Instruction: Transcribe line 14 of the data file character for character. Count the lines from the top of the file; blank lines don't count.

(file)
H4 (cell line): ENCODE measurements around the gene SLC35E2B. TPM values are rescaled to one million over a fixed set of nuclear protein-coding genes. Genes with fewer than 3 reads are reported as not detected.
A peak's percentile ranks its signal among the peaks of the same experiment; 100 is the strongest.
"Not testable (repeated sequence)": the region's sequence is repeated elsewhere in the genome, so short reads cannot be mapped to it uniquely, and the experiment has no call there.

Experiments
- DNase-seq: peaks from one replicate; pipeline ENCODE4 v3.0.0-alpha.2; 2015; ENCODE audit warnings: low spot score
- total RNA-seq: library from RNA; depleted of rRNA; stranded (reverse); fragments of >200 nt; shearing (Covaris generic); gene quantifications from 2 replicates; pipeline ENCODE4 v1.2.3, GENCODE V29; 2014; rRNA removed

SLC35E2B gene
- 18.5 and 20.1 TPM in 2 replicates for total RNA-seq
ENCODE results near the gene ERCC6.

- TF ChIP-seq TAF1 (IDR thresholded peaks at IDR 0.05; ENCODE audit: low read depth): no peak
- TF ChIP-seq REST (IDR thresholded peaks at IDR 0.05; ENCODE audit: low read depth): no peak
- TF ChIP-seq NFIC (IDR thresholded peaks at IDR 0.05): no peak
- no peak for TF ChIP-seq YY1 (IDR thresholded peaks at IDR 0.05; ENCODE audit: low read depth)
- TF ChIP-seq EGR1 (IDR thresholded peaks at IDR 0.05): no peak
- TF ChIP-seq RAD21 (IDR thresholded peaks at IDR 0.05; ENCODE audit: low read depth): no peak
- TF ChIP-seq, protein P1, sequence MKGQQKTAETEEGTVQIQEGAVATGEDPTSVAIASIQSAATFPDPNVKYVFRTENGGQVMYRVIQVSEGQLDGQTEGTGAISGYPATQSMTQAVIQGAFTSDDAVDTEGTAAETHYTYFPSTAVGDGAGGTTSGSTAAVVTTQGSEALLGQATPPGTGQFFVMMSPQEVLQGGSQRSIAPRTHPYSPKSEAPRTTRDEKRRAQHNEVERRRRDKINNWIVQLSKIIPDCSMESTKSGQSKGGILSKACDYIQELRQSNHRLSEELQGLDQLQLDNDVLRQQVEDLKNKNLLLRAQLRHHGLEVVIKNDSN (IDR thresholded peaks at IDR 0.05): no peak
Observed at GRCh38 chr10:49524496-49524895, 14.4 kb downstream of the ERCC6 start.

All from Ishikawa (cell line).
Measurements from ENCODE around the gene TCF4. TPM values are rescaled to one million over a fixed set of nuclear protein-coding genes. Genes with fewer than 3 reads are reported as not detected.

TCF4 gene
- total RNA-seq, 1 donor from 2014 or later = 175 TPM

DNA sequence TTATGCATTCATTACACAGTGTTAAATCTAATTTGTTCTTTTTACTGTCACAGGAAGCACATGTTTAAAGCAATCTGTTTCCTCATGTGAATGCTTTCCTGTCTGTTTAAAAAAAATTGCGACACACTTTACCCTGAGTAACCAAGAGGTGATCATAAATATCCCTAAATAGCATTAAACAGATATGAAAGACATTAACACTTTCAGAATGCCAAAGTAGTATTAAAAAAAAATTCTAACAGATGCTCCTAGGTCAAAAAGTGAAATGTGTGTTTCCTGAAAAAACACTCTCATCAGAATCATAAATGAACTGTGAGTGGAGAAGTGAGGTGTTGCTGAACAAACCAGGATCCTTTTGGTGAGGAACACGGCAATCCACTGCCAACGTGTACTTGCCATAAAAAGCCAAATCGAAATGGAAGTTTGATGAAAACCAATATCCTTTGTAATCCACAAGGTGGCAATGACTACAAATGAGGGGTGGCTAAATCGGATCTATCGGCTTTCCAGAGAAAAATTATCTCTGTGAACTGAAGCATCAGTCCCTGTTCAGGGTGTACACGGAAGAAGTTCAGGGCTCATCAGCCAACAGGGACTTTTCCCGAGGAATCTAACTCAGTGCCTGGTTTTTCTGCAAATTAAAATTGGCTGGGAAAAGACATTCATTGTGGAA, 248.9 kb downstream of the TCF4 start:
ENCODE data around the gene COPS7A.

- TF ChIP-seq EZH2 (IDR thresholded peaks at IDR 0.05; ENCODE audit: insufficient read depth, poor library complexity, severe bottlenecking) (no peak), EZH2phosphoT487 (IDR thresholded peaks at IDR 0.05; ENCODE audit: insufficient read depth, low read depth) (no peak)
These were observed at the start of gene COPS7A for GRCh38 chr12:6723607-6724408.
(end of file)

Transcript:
- TF ChIP-seq EGR1 (IDR thresholded peaks at IDR 0.05): no peak